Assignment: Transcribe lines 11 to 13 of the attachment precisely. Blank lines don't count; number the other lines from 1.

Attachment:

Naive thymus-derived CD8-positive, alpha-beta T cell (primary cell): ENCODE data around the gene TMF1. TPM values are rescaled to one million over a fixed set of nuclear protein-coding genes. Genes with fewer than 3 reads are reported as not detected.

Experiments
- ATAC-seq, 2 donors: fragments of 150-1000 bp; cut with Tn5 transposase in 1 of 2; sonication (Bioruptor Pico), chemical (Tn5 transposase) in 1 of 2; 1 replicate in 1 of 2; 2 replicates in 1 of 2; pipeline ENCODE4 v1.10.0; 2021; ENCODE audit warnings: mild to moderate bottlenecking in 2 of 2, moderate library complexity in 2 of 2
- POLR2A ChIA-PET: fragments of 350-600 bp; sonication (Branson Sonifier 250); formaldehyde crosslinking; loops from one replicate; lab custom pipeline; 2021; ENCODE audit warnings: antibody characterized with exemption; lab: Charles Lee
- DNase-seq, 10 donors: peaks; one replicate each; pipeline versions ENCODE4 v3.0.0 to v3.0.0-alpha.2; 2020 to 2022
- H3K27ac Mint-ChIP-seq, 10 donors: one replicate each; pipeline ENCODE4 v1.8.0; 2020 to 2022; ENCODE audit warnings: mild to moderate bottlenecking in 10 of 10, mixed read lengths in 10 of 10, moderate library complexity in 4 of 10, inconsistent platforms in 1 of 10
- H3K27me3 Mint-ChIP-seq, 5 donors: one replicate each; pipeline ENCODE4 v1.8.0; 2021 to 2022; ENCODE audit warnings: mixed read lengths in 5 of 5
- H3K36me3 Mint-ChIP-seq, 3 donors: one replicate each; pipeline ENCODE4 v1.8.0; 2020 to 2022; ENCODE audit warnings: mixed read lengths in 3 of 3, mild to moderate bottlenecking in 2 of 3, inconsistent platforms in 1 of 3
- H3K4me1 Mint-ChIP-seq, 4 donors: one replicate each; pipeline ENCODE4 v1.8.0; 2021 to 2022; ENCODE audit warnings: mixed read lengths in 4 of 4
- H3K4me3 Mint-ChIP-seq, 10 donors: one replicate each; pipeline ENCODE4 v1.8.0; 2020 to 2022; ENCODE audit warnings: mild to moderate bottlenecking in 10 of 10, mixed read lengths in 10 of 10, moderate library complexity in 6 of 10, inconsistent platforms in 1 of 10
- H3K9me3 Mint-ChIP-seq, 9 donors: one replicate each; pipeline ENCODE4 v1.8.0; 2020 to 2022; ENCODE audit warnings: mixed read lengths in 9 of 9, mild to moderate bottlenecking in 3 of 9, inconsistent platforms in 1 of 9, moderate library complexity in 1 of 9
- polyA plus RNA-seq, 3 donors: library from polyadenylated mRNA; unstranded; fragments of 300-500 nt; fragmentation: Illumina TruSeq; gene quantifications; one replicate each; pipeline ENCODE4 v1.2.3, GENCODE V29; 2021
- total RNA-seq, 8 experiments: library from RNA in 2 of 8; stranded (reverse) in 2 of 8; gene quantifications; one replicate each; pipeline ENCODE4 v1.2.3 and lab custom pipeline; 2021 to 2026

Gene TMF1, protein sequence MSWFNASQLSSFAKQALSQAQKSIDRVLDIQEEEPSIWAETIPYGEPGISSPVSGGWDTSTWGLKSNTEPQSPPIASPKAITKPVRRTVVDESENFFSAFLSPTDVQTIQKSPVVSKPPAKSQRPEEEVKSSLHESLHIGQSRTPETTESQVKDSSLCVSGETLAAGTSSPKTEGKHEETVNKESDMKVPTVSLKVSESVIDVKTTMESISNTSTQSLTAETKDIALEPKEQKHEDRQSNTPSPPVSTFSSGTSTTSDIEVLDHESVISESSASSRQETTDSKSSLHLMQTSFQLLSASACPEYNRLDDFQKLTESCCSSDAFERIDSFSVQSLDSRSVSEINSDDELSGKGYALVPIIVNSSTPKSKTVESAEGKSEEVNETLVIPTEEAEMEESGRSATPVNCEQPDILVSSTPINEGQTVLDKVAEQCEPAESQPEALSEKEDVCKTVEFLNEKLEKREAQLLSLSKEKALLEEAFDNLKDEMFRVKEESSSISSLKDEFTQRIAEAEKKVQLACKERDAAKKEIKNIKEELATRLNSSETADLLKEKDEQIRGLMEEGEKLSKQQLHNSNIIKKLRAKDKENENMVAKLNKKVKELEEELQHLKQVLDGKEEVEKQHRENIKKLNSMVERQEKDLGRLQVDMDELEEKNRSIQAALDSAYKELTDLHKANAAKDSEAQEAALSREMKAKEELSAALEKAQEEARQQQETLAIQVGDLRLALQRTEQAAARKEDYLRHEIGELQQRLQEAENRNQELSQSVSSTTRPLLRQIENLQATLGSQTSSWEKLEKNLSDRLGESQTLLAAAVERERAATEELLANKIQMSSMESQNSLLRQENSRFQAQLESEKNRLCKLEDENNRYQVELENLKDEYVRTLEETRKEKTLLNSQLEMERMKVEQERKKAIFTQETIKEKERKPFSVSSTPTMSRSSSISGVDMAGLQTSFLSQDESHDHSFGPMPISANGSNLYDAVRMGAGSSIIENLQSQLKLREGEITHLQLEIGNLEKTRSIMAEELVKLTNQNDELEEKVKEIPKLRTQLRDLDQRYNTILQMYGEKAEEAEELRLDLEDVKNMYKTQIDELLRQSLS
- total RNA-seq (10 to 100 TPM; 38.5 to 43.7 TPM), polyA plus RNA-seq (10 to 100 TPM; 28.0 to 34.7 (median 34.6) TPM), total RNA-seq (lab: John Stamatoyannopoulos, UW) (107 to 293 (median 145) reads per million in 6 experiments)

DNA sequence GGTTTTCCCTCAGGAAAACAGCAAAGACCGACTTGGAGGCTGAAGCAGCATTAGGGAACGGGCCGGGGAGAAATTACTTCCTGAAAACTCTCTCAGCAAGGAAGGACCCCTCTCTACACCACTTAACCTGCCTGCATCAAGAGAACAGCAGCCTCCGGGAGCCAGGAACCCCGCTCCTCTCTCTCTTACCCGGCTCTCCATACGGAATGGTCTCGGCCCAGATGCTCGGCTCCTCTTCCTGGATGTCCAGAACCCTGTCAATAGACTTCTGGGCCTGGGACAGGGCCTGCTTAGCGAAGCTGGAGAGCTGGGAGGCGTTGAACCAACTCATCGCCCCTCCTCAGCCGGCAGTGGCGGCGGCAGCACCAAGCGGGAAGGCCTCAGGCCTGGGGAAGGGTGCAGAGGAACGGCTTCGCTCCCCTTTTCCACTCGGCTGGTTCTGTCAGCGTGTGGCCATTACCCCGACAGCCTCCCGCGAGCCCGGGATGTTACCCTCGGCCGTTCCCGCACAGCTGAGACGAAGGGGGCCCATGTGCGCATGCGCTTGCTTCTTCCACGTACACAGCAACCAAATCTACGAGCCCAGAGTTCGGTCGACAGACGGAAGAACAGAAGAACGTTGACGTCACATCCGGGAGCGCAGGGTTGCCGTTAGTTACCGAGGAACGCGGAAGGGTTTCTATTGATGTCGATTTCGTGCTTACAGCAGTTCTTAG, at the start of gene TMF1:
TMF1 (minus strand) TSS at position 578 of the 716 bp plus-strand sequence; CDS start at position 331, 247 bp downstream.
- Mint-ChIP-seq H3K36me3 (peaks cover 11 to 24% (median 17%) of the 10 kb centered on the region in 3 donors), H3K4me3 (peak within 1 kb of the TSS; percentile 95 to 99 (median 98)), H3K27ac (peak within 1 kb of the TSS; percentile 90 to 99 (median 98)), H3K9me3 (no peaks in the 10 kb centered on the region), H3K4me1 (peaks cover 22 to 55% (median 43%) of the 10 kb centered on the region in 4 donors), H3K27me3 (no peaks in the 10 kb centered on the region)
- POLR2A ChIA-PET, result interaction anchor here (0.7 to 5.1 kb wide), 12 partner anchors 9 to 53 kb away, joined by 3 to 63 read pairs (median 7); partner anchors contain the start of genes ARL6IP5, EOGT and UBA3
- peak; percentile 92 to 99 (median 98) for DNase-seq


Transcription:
- H3K9me3 Mint-ChIP-seq, 9 donors: one replicate each; pipeline ENCODE4 v1.8.0; 2020 to 2022; ENCODE audit warnings: mixed read lengths in 9 of 9, mild to moderate bottlenecking in 3 of 9, inconsistent platforms in 1 of 9, moderate library complexity in 1 of 9
- polyA plus RNA-seq, 3 donors: library from polyadenylated mRNA; unstranded; fragments of 300-500 nt; fragmentation: Illumina TruSeq; gene quantifications; one replicate each; pipeline ENCODE4 v1.2.3, GENCODE V29; 2021
- total RNA-seq, 8 experiments: library from RNA in 2 of 8; stranded (reverse) in 2 of 8; gene quantifications; one replicate each; pipeline ENCODE4 v1.2.3 and lab custom pipeline; 2021 to 2026